Autism Speaks | NASCAR embraces families grappling with autism | May 30, 2012 #AutisticHistory #BanABA


[Note: Shared for #AutisticHistory archive purposes. This is NOT An Autistic Ally.]

NASCAR embraces families grappling with autism
May 30, 2012

Autism has become a household word in America, in part due to extensive awareness efforts over the past several years and mainly because of the sheer magnitude of the autism health crisis in this country.

According the data released by the federal Centers for Disease Control and Prevention, one in every 88 children is now diagnosed with an autism spectrum disorder.

If you don’t know someone affected by autism yet, you probably will soon.
All of this awareness has helped spur research, focus public attention on the need for greater resources and services for people with autism and end the stigma long associated with this disorder.

Yet families affected by autism are still often left feeling like they are not truly part of their communities. Part of that isolation comes from the fact that it can be challenging – if not outright impossible – for families like mine to take part in activities that most take for granted.

Whether it’s going to a movie, taking the family out for a pancake breakfast, catching a baseball game or attending a town barbecue, we often decide it’s ultimately not worth taking the risk that what should be a fun outing will turn into a fiasco.

Fortunately, there is a growing movement to develop events – or modify existing ones – that take the needs of people with autism into consideration and create marvelous experiences for them.

Broadway theaters have started hosting special performances for families with autism, featuring toned- down lighting, sound and special effects, as well as quiet rooms for kids who need some time away from the action.

Movie theater chains host autism-only screenings, where parents don’t have to worry if their child screams or otherwise acts out.

I am proud to be involved with a new effort that will hopefully inspire others to follow suit. Dover International Speedway, NASCAR, FedEx and the national advocacy organization Autism Speaks are partnering to create the first autism-friendly NASCAR race experience for families.

At the June 3 “FedEx 400 Benefiting Autism Speaks” race, families with autism can attend the “Autism Speaks Day at the Races,” which will feature pre-race presentations by advocates and experts.

During the race, a dedicated quiet zone in the grandstand will allow parents to bring their kids a sensory- friendly place to get away from the crowd and noise and take in the action.
It is not realistic to expect every entertainment venue to accommodate families in this way, but it is important for organizations like NASCAR, movie theater chains and restaurants to know that doing so isn’t just a good deed – it’s also good business.

Like all families, we “vote” with our wallets and spend our limited entertainment dollars where they will bring us the best experiences.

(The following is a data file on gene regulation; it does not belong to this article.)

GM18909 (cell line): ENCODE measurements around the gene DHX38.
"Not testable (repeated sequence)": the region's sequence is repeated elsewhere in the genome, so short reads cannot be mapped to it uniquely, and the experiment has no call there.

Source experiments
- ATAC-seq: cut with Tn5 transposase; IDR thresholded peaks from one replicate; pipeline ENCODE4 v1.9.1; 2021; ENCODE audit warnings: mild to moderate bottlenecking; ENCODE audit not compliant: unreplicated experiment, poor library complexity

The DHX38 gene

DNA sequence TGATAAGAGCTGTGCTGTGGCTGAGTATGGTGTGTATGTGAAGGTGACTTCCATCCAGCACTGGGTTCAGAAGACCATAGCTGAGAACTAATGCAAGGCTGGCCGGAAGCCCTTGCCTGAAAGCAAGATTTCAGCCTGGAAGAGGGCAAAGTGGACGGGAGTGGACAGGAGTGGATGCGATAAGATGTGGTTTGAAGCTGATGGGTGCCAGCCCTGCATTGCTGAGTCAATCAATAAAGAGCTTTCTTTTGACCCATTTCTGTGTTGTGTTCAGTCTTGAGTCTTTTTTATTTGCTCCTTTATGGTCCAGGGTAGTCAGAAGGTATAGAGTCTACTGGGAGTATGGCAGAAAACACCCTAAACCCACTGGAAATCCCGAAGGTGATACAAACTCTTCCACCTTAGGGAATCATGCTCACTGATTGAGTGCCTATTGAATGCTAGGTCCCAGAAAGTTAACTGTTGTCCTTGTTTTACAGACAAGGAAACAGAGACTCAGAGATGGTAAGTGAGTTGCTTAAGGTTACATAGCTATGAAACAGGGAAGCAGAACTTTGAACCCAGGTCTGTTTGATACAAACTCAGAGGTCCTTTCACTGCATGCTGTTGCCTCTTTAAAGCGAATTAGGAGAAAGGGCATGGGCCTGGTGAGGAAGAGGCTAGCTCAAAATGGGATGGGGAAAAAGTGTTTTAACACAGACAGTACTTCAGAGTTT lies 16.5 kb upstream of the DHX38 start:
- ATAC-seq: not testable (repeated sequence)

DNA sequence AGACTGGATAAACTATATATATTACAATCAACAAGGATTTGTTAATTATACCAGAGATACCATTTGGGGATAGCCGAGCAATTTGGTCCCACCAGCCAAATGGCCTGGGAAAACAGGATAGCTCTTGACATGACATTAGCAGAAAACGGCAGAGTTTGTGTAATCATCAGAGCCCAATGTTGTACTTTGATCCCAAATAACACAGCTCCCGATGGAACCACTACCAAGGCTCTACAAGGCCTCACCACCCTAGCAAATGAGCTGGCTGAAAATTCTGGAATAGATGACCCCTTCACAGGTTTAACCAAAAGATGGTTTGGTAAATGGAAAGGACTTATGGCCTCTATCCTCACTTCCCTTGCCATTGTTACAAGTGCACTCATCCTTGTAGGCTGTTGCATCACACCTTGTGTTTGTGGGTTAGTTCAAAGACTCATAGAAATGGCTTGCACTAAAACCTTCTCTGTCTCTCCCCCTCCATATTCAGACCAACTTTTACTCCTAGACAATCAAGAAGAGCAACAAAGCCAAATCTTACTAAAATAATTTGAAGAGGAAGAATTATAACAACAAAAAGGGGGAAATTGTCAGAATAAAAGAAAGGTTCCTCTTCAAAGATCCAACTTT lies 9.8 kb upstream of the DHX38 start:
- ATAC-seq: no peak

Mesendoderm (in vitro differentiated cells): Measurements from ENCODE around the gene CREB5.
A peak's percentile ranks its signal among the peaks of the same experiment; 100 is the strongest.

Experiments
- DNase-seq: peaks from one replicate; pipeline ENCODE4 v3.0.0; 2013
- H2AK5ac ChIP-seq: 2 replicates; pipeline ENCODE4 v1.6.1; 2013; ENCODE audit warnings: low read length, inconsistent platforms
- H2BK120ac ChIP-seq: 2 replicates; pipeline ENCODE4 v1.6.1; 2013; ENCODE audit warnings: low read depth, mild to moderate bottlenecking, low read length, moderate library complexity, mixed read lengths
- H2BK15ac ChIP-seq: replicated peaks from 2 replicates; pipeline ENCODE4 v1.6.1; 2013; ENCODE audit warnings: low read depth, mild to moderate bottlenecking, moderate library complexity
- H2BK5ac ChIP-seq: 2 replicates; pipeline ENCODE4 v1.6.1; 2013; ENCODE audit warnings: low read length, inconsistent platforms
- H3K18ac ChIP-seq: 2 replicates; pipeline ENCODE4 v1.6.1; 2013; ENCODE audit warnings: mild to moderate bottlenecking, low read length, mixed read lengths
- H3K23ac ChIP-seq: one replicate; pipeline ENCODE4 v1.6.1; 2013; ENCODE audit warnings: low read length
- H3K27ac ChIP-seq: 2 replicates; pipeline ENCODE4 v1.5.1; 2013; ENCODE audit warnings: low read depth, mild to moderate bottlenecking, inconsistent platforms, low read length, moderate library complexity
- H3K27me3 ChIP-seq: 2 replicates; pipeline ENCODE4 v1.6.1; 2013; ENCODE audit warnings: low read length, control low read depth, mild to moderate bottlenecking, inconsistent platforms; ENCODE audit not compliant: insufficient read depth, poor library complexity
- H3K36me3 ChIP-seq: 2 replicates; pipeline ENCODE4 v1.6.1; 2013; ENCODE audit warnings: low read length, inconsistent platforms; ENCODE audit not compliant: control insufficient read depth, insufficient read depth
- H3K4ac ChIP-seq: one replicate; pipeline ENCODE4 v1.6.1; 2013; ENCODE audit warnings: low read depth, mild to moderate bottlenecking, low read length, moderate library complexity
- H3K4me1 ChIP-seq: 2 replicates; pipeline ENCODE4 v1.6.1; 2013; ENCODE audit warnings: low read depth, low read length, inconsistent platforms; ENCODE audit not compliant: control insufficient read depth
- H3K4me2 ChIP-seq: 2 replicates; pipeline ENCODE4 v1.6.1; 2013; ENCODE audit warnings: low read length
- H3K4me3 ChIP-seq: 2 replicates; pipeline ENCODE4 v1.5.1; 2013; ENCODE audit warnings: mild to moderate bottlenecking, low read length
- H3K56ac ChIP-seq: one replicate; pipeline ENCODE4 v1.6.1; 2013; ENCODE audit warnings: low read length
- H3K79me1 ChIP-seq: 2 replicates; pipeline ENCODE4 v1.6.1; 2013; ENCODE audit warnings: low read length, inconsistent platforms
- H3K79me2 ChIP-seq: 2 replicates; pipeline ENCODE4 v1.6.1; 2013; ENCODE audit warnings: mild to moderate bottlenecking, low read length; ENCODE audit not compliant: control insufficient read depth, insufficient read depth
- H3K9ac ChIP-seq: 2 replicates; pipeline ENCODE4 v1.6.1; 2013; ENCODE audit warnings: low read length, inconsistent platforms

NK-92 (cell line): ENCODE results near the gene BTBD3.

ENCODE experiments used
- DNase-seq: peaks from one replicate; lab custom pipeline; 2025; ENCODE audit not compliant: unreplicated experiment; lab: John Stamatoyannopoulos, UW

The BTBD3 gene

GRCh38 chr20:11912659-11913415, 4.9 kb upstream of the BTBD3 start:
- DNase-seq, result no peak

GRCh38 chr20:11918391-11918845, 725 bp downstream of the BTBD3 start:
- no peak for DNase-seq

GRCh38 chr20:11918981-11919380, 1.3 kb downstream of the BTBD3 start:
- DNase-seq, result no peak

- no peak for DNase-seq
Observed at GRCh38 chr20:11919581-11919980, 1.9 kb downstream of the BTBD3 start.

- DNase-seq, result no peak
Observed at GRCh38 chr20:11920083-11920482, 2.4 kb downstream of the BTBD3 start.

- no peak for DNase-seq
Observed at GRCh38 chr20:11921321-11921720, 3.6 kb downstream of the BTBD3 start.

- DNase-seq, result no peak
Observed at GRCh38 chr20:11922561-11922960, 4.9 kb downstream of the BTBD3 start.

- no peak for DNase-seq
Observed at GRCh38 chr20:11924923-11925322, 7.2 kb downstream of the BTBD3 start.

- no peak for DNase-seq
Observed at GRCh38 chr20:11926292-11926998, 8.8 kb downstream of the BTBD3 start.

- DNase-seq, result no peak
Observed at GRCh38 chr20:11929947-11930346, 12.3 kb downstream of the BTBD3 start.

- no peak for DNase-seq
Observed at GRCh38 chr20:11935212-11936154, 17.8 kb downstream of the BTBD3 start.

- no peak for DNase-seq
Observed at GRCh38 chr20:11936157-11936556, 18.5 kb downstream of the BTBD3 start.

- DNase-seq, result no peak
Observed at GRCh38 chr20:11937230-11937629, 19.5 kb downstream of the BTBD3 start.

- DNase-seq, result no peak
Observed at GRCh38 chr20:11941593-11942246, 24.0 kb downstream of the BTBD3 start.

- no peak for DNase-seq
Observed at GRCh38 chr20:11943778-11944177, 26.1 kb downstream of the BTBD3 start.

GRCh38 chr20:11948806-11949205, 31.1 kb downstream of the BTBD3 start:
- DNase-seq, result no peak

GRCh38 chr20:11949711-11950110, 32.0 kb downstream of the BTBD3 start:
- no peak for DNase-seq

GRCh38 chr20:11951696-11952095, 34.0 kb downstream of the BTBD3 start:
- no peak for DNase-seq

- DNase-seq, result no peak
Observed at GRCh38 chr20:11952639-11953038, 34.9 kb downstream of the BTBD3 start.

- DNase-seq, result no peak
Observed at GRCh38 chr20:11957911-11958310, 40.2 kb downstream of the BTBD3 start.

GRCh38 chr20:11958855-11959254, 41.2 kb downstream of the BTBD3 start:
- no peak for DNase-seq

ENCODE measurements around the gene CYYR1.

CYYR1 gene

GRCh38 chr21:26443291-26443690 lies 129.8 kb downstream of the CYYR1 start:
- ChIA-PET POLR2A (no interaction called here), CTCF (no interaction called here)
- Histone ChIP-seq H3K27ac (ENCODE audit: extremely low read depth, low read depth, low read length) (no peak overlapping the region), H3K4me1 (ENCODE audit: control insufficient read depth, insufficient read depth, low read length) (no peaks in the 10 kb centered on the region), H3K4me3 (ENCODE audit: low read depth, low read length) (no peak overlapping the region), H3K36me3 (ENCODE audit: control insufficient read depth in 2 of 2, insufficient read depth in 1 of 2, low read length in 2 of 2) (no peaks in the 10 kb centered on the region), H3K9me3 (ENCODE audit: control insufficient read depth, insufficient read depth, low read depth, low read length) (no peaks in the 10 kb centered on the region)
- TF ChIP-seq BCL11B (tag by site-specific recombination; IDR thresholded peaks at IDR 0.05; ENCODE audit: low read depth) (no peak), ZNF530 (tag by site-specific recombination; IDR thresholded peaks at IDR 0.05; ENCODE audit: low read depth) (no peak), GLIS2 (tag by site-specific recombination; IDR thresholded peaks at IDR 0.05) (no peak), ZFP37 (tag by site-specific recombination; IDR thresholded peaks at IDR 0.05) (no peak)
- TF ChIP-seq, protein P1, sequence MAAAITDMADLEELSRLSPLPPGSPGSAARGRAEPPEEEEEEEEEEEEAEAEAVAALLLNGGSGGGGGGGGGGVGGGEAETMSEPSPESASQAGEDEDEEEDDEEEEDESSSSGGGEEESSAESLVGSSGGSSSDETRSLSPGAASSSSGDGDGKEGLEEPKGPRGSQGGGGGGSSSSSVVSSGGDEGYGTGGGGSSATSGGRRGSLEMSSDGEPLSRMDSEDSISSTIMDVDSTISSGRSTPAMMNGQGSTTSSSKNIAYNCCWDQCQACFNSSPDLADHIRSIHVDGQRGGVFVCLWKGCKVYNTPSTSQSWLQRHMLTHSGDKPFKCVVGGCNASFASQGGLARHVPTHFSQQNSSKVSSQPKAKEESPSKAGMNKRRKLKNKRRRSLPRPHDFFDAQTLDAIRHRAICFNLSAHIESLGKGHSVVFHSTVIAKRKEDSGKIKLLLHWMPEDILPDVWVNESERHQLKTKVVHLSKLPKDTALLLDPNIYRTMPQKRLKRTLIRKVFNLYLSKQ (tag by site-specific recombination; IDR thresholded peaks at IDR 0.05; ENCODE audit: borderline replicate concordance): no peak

Autism-friendly events are business-savvy, and they help develop communities that are inclusive and welcoming for all.

Artie Kempner is the lead director for NASCAR on the Fox network and a member of the Autism Speaks board of directors.


Autistic people have fought the inclusion of ABA in therapy for us since before Autism Speaks, and other non-Autistic-led autism organizations, started lobbying legislation to get it covered by insurances and Medicaid. 

ABA is a myth originally sold to parents that it would keep their Autistic child out of an institution. Today, parents are told that with early intervention therapy their child will either be less Autistic or no longer Autistic by elementary school, and can be mainstreamed in typical education classes. ABA is very expensive to pay out of pocket. Essentially, Autism Speaks has justified the big price tag up front will offset the overall burden on resources for an Autistic’s lifetime. The recommendation for this therapy is 40 hours a week for children and toddlers.

The original study that showed the success rate of ABA to be at 50% has never been replicated. In fact, the study of ABA by United States Department of Defense was denounced as a failure. Not just once, but multiple times. Simply stated: ABA doesn’t workIn study after repeated study: ABA (conversion therapy) doesn’t work. 

What more recent studies do show: Autistics who experienced ABA therapy are at high risk to develop PTSD and other lifelong trauma-related conditions. Historically, the autism organizations promoting ABA as a cure or solution have silenced Autistic advocates’ opposition. ABA is also known as gay conversion therapy.

The ‘cure’ for Autistics not born yet is the prevention of birth. 

The ‘cure’ is a choice to terminate a pregnancy based on ‘autism risk.’ The cure is abortion. This is the same ‘cure’ society has for Down Syndrome. 

This is eugenics 2021. Instead of killing Autistics and disabled children in gas chambers or ‘mercy killings’ like in Aktion T4, it’ll happen at the doctor’s office, quietly, one Autistic baby at a time. Different approaches yes, but still eugenics and the extinction of an entire minority group of people.

Fact: You can’t cure Autistics from being Autistic.

Fact: You can’t recover an Autistic from being Autistic.

Fact: You can groom an Autistic to mask and hide their traits. Somewhat. … however, this comes at the expense of the Autistic child, promotes Autistic Burnout (this should not be confused with typical burnout, Autistic Burnout can kill Autistics), and places the Autistic child at high risk for PTSD and other lifelong trauma-related conditions.

[Note: Autism is NOT a disease, but a neurodevelopmental difference and disability.]

Fact: Vaccines Do Not Cause Autism.

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